2. Consider Branik’s belief that there are always two ways to look at things. When were characters made to see things in a different light? Were you, as a reader, ever surprised to find your perspective on something changing as you read, be it a character or situation? What prompted your shift?

3. Olivia’s blindness is self-inflicted. Why do you think she stared at the sun? Has Jazz limited herself in other ways? How? Do you believe that narrowing life choices is a form of self-defense?

4. What do Beth’s letters represent throughout the story? Why do you think Beth never sent them? Why do you think Jazz and Olivia similarly hid her letters from each other and the outside world? What would it have meant to let them go?

5. What do Hobbs’ coins represent? Can you draw a comparison between the letters and the coins?

6. Babka always said that the secret to life could be found in a bag of marbles. What do you think she meant by that? Do you agree? Does anyone in your family have a secret to life?

7. Some, including Olivia, might say Jazz has an obsession with death. Why do you think Jazz has a collection of obituaries in her backpack? Why does she want to work at a funeral home? Does she want to find something there, or let go of something? What is she grappling with?

8. It’s said that we unwittingly become our parents, and that our parents often coerce us into fulfilling their unrealized ambitions. Do you feel Olivia has adopted any of Beth’s old ambitions? What about Jazz? Does this make sense with Beth’s assertion that Olivia is her “old-mirror daughter,” while Jazz is a “new mirror”? Do you see “versions of self” in your family?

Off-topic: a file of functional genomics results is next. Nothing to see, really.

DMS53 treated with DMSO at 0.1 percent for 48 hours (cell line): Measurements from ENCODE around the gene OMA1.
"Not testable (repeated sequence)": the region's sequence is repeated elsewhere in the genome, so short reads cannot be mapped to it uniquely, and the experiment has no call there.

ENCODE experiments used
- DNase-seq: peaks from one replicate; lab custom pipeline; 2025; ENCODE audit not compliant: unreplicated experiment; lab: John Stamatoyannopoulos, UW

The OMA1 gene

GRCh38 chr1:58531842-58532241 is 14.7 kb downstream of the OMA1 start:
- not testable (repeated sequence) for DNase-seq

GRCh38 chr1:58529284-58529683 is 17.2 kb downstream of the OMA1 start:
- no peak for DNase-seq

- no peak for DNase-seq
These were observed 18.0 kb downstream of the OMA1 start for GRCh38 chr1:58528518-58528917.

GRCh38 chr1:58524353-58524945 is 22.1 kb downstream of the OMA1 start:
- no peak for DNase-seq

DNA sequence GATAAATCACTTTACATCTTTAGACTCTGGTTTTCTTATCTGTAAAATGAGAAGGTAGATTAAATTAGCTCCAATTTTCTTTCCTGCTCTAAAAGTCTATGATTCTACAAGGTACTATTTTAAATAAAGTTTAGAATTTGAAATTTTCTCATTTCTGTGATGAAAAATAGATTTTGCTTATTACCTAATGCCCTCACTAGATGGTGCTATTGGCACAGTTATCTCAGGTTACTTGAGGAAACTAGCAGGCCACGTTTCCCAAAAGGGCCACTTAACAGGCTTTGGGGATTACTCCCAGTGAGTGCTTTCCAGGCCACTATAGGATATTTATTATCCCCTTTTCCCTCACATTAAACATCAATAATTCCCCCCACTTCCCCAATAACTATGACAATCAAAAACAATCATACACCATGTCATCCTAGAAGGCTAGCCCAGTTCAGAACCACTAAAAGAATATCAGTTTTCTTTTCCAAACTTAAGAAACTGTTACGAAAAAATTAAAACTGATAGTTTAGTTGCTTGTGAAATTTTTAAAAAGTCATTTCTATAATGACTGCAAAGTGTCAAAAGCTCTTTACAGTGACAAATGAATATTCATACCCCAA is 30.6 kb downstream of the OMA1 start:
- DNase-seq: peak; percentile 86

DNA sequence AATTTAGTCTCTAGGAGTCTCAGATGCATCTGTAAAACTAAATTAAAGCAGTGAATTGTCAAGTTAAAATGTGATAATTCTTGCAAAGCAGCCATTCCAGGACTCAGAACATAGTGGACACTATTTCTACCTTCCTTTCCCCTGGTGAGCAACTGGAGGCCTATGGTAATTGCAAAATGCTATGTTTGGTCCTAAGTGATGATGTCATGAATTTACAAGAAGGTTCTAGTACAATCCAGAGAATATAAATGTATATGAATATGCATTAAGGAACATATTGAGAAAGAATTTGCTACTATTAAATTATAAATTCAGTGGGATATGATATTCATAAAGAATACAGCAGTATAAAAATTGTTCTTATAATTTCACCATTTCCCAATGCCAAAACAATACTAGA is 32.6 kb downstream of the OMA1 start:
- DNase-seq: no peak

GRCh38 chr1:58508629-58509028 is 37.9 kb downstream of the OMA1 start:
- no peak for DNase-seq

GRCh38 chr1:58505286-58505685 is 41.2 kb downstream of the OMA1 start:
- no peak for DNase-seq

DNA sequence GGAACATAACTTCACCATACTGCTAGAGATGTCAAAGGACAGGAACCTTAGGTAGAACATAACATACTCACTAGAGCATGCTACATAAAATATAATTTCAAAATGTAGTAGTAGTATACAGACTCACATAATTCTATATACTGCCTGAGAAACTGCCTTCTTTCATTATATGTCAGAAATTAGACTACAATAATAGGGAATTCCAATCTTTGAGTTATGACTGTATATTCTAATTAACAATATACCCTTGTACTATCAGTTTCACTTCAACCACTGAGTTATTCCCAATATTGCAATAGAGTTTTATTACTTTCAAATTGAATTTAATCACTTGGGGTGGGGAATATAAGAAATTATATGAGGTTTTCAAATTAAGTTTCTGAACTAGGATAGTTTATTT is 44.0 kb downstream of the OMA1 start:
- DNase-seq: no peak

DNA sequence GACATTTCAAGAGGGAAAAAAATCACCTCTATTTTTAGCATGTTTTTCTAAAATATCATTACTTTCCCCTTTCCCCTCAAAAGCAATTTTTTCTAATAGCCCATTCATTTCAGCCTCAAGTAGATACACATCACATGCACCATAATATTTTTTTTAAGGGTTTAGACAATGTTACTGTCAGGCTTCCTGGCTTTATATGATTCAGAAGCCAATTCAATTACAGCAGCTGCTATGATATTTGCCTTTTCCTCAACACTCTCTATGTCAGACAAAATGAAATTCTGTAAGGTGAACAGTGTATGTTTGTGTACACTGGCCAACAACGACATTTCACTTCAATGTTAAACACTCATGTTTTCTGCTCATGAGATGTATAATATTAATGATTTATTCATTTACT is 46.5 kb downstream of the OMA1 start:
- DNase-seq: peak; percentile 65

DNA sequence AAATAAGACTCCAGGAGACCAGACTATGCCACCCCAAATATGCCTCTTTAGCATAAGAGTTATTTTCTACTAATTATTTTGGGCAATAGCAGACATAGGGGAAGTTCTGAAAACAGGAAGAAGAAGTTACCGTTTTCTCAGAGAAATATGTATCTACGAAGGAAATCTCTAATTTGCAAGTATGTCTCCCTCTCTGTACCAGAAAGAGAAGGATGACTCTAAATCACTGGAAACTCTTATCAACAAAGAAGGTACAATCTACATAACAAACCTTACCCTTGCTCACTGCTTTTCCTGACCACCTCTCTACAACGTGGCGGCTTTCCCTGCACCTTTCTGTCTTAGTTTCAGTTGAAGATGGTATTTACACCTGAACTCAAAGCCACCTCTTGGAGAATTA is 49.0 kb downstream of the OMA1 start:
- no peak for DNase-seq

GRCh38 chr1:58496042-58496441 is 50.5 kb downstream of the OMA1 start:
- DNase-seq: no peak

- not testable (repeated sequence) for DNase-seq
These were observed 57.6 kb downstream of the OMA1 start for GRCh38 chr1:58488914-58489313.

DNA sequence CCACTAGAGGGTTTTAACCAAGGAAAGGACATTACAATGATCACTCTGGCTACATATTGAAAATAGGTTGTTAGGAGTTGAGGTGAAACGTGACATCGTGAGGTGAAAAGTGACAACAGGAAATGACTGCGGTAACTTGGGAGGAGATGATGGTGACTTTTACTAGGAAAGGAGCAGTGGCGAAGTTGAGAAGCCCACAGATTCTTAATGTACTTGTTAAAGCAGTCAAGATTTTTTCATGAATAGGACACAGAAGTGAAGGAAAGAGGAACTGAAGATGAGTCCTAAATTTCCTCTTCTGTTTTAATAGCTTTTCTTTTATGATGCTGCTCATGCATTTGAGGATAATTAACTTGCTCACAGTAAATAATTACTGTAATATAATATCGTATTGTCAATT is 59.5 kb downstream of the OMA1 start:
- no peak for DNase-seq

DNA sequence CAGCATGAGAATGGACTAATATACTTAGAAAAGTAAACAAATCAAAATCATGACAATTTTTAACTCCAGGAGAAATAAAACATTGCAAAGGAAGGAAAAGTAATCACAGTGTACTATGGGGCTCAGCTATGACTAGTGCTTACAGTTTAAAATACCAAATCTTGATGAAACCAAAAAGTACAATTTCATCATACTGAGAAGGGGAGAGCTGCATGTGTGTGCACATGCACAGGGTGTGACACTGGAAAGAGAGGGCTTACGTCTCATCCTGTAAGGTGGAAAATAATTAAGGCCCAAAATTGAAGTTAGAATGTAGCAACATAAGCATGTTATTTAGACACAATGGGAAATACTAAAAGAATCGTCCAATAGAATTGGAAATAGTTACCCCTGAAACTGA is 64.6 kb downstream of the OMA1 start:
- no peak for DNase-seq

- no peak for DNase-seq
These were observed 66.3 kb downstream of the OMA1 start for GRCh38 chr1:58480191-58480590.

9. Consider the idea of atonement. Jazz felt Beth lived most of her adult life seeking atonement for the behavior that led to an estrangement from her father. Did Jazz live her life similarly? How? Is atonement a possible motivation for any of Olivia’s actions throughout the story?

10. “All of the best living happens on the edges.” What do you think Hobbs means by this? Do you agree with him?

11. While walking past the Mill Point Federal Prison, which had been an open prison, Hobbs tells Jazz that “prison is a state of mind.” Why do you think this statement stays with her for as long as it does? How is the idea relevant to her life?

12. What do the will-o’-the-wisp lights represent to Beth? What do they represent to Olivia? Is this the same or different?

13. It’s thought that will-o’-the-wisp lights, or “foolish fires,” are never attainable. What do you think? What “foolish fires” are in your own life? Do you pursue them, or watch them from afar?

14. Do you believe that Olivia succeeds in finding the lights in the end, or not?

15. How are both Olivia and Jazz altered by their journey? What do you think each of them will take away from their time together that could help them throughout the rest of their lives?

16. Olivia said that hope, to her, tasted like “a mix of berries, just a hair shy of ripe, with a drizzle of honey and another drizzle of lemon, and coffee with cream, and ice water when you hold it in your mouth until the ice melts. With a dash of salt. And maybe some mint.” If “hope” had a taste for you, what would it taste like? What would it look like? What would it sound like? Would you fight to preserve it? How far would you go in the name of hope?

17. What do you think happened to Beth? What are your thoughts on her last letter—what it said, and what became of it?